Abstract: In the wake of the 1997-98 financial crises, interest rates in Asia were raised immediately, and then reduced sharply. We describe an environment in which this is the optimal monetary policy. The optimality of the immediate rise in the interest rate is an example of the theory of the second best: although high interest rates introduce an inefficiency wedge into the labor market, they are nevertheless welfare improving because they mitigate distortions due to binding collateral constraints. Over time, as various real frictions wear off and the collateral constraint is less binding, the familiar Friedman forces dominate, and interest rates are optimally set as low as possible.
    JEL: E4 E44 E5
    Date: 2007–07
  4. By: Burnside, A Craig; Eichenbaum, Martin; Rebelo, Sérgio
    Abstract: High-interest-rate currencies tend to appreciate relative to low-interest-rate currencies. We argue that adverse-selection problems between participants in foreign exchange markets can account for this `forward premium puzzle.' The key feature of our model is that the adverse selection problem facing market makers is worse when, based on public information, a currency is expected to appreciate.
    Keywords: Exchange rates; microstructure; Uncovered interest parity
    JEL: F31
    Date: 2007–07
  5. By: Craig Burnside; Martin S. Eichenbaum; Sergio Rebelo
    Abstract: High-interest-rate currencies tend to appreciate relative to low-interest-rate currencies. We argue that adverse-selection problems between participants in foreign exchange markets can account for this 'forward premium puzzle.' The key feature of our model is that the adverse selection problem facing market makers is worse when, based on public information, a currency is expected to appreciate.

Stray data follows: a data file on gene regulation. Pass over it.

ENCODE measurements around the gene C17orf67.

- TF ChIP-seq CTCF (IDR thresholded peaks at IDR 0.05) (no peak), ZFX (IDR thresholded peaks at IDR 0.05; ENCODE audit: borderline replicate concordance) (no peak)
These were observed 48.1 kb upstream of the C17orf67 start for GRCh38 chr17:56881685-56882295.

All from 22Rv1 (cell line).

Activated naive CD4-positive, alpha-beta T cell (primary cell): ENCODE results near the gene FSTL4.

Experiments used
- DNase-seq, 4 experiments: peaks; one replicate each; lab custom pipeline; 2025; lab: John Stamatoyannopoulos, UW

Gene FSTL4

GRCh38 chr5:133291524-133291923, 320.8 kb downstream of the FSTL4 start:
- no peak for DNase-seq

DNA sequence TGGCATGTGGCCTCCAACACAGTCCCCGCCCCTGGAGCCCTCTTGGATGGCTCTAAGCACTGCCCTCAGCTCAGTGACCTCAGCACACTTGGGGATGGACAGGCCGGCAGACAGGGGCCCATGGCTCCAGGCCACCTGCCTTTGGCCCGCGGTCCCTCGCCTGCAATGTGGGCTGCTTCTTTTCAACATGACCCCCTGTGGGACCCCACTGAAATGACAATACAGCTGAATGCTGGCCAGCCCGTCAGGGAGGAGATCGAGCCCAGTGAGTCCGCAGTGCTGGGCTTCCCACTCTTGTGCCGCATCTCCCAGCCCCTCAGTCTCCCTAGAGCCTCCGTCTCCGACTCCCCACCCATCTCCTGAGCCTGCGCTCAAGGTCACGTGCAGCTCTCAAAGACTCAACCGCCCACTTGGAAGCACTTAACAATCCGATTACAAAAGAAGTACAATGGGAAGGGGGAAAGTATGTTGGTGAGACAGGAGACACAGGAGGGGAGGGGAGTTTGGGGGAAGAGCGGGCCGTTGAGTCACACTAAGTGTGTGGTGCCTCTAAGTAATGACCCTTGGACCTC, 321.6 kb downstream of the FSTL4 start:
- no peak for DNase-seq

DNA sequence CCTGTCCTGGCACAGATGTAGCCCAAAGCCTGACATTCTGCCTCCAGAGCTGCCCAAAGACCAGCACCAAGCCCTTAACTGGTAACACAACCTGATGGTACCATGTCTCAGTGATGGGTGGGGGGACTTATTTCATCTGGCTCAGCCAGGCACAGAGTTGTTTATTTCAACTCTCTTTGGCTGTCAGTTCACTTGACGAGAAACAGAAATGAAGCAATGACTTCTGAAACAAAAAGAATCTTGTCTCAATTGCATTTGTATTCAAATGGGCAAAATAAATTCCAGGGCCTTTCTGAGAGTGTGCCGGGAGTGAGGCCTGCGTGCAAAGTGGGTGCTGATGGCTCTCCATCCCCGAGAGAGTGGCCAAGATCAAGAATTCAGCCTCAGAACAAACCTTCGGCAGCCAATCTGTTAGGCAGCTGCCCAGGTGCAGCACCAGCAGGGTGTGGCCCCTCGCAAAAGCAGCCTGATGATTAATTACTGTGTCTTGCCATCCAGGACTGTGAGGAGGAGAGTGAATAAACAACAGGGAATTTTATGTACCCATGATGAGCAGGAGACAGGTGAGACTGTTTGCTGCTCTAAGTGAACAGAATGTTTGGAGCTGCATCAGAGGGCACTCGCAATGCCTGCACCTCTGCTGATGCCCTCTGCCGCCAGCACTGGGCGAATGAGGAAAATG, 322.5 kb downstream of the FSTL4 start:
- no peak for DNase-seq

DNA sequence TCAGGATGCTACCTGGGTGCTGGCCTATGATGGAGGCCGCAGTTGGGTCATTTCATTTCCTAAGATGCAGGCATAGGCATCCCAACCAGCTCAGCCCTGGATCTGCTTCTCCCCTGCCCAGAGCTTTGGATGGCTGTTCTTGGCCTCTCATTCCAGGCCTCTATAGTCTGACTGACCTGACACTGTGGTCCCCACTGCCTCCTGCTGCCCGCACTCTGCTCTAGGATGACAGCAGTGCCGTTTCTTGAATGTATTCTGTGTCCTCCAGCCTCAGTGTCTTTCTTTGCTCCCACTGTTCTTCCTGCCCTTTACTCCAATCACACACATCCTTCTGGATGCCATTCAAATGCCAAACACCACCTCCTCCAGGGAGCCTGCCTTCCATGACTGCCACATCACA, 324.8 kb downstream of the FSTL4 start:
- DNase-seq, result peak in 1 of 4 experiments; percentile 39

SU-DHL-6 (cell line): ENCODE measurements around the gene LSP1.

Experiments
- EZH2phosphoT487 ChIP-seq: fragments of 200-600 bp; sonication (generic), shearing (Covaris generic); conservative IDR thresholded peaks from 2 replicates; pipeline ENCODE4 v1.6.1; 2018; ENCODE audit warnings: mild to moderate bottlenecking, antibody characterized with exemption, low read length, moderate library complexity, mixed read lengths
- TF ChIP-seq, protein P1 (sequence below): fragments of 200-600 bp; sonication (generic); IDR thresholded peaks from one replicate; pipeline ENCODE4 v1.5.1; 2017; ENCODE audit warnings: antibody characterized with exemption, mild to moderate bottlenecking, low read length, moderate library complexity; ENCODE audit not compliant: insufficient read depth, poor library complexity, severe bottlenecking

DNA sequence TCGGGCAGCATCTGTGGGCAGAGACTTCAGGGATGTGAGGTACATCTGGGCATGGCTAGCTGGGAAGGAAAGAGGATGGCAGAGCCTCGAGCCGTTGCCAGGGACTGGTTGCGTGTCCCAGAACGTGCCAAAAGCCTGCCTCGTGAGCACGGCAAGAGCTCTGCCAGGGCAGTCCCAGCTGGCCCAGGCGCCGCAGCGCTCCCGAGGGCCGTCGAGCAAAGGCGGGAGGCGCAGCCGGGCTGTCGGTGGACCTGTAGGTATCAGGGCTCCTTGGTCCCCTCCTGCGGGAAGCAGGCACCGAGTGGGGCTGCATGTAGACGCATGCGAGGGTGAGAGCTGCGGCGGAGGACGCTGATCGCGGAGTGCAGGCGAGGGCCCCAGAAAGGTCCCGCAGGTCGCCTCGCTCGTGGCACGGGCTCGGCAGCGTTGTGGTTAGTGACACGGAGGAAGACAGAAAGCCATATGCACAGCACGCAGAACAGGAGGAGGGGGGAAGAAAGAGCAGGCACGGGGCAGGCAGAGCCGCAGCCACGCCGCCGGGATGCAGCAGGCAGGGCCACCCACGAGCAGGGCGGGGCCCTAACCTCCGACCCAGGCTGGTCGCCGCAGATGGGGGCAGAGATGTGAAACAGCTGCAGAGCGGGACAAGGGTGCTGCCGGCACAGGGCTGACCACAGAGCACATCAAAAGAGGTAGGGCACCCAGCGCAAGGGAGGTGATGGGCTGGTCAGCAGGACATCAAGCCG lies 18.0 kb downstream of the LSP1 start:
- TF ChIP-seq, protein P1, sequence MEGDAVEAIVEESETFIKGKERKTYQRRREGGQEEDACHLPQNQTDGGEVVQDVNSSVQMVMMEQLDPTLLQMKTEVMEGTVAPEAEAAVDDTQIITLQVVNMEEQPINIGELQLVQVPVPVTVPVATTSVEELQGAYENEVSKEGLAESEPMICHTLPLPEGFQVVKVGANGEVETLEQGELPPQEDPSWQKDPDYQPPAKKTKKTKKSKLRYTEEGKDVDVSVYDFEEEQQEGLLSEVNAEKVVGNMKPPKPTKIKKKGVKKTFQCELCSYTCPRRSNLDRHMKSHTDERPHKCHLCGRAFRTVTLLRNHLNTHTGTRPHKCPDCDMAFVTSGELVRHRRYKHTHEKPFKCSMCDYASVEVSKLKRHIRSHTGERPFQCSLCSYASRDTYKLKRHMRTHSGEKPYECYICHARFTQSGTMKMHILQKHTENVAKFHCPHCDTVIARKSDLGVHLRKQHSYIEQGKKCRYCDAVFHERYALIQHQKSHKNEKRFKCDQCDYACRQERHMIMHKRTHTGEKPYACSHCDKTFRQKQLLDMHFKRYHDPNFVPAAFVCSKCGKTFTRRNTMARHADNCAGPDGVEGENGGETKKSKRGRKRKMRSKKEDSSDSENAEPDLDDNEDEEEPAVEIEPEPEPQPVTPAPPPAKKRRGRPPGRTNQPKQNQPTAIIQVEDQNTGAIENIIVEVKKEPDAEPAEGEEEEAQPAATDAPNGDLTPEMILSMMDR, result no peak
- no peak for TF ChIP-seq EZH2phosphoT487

JEL: E30 F31
    Date: 2007–07
  6. By: Joshua Aizenman
    Abstract: This paper analyzes competing interpretations for the large increases in the hoarding of international reserves by developing countries. While the first phase of the rapid hoarding of reserves in the aftermath of the East Asian crisis has been dominated by self insurance against exposure to foreign shocks, the self insurance motive falls short of explaining the hoarding in Asia in the 2000s. These developments may be a symptom of an emerging new global financial architecture, which is manifested in the proliferation of decentralized and less cooperative arrangements. The emerging financial configuration of developing countries in the aftermath of the 1990s crises has been growing managed exchange rate flexibility, greater monetary independence, and deeper financial integration. Hoarding international reserves is a key ingredient enhancing the stability of this emerging configuration. While not a panacea, international reserves help by providing self insurance against sudden stops; mitigating REER effects of TOT shocks; smoothing overtime the adjustment to shocks by allowing more persistent current account patterns; and possibly even export promotion, though this mercantilist use of reserves remains debatable due to possible coordination issues. Countries following an export oriented growth strategy may end up with competitive hoarding, akin to competitive devaluations. The sheer size of China, and its lower sterilization costs suggests that China may be the winner of a hoarding game. Hoarding international reserves may also be motivated by a desire to deal with vulnerability to internal and external instability, which is magnified by exposure of the banking system to non performing loans. Testing the self insurance and precautionary motives in the context of China may be challenged by a version of the "peso problem." Hoarding international reserves and sterilization have been complementing each other during the last ten years, as developing countries have increased the intensity of both margins.